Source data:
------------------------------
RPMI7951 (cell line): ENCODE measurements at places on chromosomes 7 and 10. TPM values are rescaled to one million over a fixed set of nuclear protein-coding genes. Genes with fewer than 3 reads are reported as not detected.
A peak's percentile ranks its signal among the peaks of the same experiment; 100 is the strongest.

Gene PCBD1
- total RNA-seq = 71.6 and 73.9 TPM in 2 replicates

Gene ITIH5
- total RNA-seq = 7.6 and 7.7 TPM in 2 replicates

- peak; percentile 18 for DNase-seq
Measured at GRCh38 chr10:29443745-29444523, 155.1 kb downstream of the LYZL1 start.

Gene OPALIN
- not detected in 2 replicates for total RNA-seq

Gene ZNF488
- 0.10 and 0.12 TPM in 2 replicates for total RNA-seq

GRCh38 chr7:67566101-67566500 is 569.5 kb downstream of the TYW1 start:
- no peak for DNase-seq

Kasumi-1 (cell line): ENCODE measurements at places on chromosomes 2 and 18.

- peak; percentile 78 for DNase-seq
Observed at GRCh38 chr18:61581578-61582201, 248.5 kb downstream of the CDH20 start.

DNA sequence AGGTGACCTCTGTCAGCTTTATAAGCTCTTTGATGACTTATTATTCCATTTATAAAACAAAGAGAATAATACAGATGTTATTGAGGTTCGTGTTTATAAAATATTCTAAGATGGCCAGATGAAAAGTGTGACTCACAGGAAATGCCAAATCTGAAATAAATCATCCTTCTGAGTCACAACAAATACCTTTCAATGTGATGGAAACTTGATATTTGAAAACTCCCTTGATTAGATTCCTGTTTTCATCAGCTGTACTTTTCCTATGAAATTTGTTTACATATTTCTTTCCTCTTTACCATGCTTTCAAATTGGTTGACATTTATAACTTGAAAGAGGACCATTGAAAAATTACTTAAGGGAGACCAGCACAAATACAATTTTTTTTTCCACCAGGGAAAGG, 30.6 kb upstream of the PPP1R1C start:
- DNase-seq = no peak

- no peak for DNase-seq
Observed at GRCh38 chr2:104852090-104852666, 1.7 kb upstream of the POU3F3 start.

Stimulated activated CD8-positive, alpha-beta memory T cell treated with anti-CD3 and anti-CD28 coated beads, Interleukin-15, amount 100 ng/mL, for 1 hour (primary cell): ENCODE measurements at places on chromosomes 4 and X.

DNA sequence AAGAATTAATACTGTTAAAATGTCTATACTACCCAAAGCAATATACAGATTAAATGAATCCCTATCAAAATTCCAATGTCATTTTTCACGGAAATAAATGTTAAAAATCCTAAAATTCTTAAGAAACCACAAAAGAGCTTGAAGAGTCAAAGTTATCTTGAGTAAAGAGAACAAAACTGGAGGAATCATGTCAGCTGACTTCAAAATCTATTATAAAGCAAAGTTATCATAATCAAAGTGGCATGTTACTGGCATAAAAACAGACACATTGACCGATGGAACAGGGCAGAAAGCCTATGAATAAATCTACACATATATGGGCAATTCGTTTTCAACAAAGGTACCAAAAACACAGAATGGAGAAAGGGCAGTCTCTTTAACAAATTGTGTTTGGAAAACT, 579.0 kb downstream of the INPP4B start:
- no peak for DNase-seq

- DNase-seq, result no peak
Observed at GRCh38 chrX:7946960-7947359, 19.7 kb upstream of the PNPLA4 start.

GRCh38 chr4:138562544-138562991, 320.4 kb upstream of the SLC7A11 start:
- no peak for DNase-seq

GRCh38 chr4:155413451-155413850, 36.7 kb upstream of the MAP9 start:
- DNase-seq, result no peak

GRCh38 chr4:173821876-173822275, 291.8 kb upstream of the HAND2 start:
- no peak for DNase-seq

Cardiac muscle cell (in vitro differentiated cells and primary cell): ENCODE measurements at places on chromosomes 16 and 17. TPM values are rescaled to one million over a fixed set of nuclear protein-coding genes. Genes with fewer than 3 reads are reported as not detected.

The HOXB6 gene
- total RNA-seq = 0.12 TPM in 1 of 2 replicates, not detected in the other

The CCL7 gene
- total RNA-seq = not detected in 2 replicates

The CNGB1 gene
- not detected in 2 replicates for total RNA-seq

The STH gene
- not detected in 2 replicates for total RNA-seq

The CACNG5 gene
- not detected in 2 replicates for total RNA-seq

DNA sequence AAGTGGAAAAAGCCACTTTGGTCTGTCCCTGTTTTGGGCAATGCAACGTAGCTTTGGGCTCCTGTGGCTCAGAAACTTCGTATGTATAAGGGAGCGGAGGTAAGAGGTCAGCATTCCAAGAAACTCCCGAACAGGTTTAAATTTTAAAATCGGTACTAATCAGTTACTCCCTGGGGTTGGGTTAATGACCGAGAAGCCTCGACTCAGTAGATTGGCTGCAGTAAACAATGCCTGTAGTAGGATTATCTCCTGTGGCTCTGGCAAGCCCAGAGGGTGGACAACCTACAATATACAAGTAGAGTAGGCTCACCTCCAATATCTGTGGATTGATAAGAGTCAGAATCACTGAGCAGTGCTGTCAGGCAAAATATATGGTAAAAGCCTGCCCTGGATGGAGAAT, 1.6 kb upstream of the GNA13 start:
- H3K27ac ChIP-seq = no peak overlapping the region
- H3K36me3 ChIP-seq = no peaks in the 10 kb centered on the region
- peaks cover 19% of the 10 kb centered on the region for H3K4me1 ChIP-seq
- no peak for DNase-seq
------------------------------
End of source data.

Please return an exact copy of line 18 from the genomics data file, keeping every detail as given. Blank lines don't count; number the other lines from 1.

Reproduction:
DNA sequence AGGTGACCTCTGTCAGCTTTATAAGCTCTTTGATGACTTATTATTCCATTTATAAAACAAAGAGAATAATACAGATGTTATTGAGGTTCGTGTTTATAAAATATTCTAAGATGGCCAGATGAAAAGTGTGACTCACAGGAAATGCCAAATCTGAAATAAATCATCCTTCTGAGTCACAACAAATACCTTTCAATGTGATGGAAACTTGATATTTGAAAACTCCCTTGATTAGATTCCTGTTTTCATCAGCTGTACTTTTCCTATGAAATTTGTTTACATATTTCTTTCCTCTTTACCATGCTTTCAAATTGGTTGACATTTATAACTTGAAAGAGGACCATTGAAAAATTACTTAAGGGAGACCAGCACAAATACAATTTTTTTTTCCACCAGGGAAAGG, 30.6 kb upstream of the PPP1R1C start: